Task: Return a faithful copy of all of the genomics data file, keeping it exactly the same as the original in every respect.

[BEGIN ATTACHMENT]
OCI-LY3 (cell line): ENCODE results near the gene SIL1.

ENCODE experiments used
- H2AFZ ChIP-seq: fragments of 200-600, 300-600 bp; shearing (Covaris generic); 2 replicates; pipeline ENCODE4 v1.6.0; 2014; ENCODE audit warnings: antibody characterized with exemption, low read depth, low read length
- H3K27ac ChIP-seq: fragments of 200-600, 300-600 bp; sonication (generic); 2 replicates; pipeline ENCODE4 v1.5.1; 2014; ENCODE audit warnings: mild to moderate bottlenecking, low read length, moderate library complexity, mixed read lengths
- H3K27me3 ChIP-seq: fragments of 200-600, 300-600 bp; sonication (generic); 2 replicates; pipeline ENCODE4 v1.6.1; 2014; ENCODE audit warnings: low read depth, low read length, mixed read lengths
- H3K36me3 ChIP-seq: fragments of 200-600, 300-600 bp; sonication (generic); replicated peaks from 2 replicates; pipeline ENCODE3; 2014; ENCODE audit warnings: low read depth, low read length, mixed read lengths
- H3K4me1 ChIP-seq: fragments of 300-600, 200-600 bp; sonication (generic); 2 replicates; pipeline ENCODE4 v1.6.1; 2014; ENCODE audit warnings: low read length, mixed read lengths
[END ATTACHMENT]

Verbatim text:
OCI-LY3 (cell line): ENCODE results near the gene SIL1.

ENCODE experiments used
- H2AFZ ChIP-seq: fragments of 200-600, 300-600 bp; shearing (Covaris generic); 2 replicates; pipeline ENCODE4 v1.6.0; 2014; ENCODE audit warnings: antibody characterized with exemption, low read depth, low read length
- H3K27ac ChIP-seq: fragments of 200-600, 300-600 bp; sonication (generic); 2 replicates; pipeline ENCODE4 v1.5.1; 2014; ENCODE audit warnings: mild to moderate bottlenecking, low read length, moderate library complexity, mixed read lengths
- H3K27me3 ChIP-seq: fragments of 200-600, 300-600 bp; sonication (generic); 2 replicates; pipeline ENCODE4 v1.6.1; 2014; ENCODE audit warnings: low read depth, low read length, mixed read lengths
- H3K36me3 ChIP-seq: fragments of 200-600, 300-600 bp; sonication (generic); replicated peaks from 2 replicates; pipeline ENCODE3; 2014; ENCODE audit warnings: low read depth, low read length, mixed read lengths
- H3K4me1 ChIP-seq: fragments of 300-600, 200-600 bp; sonication (generic); 2 replicates; pipeline ENCODE4 v1.6.1; 2014; ENCODE audit warnings: low read length, mixed read lengths